English have been a big part of different areas in Swedish society since the technological globalization started. In Swedish schools it’s an important subject, in fact mandatory until ninth grade. The typical Swede is also exposed to the English language pretty much on a daily basis through television, music, computers (games/internet) and literature. In the example of television, only children’s programmes are generally dubbed into Swedish, while basically all other programmes are kept with their original language, and only translated through subtitles for the viewer. Same goes for most computer games, though there we usually never even find any subtitles. In professional life English are most commonly used by air-traffic, large international companies and some part of the military.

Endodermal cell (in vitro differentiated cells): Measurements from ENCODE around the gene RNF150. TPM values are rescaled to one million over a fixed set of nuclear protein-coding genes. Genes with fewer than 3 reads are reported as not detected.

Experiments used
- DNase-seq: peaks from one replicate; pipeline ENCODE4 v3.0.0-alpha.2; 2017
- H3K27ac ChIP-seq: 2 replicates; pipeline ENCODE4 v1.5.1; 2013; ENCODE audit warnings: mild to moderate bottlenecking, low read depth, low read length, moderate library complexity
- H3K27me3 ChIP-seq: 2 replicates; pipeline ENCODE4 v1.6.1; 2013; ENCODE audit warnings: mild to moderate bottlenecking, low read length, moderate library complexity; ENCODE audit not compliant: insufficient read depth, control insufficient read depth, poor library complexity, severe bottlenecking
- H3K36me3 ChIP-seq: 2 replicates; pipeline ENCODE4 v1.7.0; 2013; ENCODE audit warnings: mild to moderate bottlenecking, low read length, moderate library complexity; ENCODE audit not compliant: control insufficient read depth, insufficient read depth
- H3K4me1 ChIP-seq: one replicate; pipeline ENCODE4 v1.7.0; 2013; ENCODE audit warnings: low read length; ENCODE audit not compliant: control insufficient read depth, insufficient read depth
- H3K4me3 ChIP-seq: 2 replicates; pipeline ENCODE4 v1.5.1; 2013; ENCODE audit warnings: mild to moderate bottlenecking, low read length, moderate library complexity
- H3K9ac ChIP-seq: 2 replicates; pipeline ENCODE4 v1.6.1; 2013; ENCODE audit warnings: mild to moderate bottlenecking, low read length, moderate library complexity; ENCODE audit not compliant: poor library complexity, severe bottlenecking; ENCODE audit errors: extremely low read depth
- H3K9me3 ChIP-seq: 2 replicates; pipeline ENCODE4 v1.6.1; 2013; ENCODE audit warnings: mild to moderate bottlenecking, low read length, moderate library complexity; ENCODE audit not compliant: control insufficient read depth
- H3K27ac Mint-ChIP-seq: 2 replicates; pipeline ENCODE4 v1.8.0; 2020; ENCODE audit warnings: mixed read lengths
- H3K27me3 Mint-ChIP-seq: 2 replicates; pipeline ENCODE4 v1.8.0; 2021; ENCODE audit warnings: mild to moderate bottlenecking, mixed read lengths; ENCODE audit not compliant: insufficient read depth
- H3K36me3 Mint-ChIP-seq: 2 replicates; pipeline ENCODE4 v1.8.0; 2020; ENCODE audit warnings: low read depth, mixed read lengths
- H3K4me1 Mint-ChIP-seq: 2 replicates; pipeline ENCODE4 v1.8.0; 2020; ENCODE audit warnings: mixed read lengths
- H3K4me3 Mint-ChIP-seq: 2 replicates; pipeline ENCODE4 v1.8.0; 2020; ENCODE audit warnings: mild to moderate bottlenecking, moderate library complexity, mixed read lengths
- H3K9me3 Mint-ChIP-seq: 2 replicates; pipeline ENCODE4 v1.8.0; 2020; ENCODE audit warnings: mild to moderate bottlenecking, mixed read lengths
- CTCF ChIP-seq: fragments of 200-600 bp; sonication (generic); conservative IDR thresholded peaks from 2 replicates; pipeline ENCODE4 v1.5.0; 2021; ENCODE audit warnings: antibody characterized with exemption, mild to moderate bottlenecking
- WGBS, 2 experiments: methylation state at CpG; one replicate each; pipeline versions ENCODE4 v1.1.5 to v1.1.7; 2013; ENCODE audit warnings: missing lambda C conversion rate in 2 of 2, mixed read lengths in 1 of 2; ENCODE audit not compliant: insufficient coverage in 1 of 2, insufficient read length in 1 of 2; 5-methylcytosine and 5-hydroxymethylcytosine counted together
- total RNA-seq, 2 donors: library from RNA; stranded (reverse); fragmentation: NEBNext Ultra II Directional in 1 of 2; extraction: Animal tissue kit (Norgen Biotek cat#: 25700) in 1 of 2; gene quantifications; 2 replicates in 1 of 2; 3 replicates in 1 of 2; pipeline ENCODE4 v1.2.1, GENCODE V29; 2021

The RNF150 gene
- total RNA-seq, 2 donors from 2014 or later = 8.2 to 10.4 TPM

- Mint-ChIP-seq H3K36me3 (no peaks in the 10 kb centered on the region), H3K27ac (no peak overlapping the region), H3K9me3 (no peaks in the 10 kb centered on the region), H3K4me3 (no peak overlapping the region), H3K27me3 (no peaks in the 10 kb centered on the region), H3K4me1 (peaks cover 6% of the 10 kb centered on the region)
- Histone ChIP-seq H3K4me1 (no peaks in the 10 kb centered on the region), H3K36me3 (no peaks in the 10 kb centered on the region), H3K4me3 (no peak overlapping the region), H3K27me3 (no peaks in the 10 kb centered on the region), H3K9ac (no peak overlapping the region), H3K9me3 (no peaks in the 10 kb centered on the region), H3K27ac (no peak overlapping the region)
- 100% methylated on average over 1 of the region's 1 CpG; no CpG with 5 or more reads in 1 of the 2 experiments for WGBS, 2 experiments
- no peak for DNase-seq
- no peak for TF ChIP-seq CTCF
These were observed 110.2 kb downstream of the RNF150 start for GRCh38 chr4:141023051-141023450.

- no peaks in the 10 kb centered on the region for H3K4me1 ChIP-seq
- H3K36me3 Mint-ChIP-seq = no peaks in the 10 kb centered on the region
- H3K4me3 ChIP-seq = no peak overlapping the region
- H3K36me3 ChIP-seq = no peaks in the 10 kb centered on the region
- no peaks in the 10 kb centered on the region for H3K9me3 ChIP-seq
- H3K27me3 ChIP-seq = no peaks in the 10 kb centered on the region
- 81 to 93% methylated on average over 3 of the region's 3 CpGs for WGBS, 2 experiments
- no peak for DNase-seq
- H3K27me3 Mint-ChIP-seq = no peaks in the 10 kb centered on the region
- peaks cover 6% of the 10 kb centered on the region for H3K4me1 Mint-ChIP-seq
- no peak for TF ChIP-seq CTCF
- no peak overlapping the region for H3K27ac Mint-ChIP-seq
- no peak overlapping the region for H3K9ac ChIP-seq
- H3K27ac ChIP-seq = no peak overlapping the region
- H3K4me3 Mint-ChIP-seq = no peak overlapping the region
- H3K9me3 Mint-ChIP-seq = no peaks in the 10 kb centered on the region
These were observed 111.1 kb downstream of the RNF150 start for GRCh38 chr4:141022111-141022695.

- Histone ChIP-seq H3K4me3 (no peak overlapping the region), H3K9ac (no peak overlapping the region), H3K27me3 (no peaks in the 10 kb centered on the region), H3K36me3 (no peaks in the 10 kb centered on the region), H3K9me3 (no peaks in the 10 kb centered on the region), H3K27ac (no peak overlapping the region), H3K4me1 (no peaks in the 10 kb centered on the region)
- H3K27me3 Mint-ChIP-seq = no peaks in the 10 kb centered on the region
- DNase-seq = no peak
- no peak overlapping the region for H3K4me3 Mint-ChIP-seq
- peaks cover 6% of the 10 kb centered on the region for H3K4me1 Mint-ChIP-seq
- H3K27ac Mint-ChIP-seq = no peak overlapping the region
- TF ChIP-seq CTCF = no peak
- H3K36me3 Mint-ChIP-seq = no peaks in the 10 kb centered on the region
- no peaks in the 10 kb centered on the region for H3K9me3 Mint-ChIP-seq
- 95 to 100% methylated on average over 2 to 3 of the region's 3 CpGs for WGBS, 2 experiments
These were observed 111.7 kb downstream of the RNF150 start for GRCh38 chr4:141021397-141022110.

On a more social level, speaking from my own experiences is that we (I say “we” as in me and basically all people I know of my age) tend to use the English language more and more, to describe things, when we can’t find a suitable word in Swedish, often since it just doesn’t exist any word of equal meaning. And in extreme instances also take regular English words, put Swedish endings to them, to make them more suitable to our speech.
A typical example for me is the word “random-s”, a word which I and most of the people around me use with a couple of different meanings in Swedish. It can for us mean something or someone of no real importance to the context. i.e. “And when the party was in full bloom, we even had randoms dancing in the kitchen” in a degrading context, where the subject you dislike is someone or something you don’t know “some damn random stole my pen!” and of course with it’s original meaning, since it just sounds better then the Swedish equivalence. It simply becomes some sort of slang.
Something which I find quite interesting though, is the way the progression of the two languages have developed through time, Nordic languages have been a part of the development...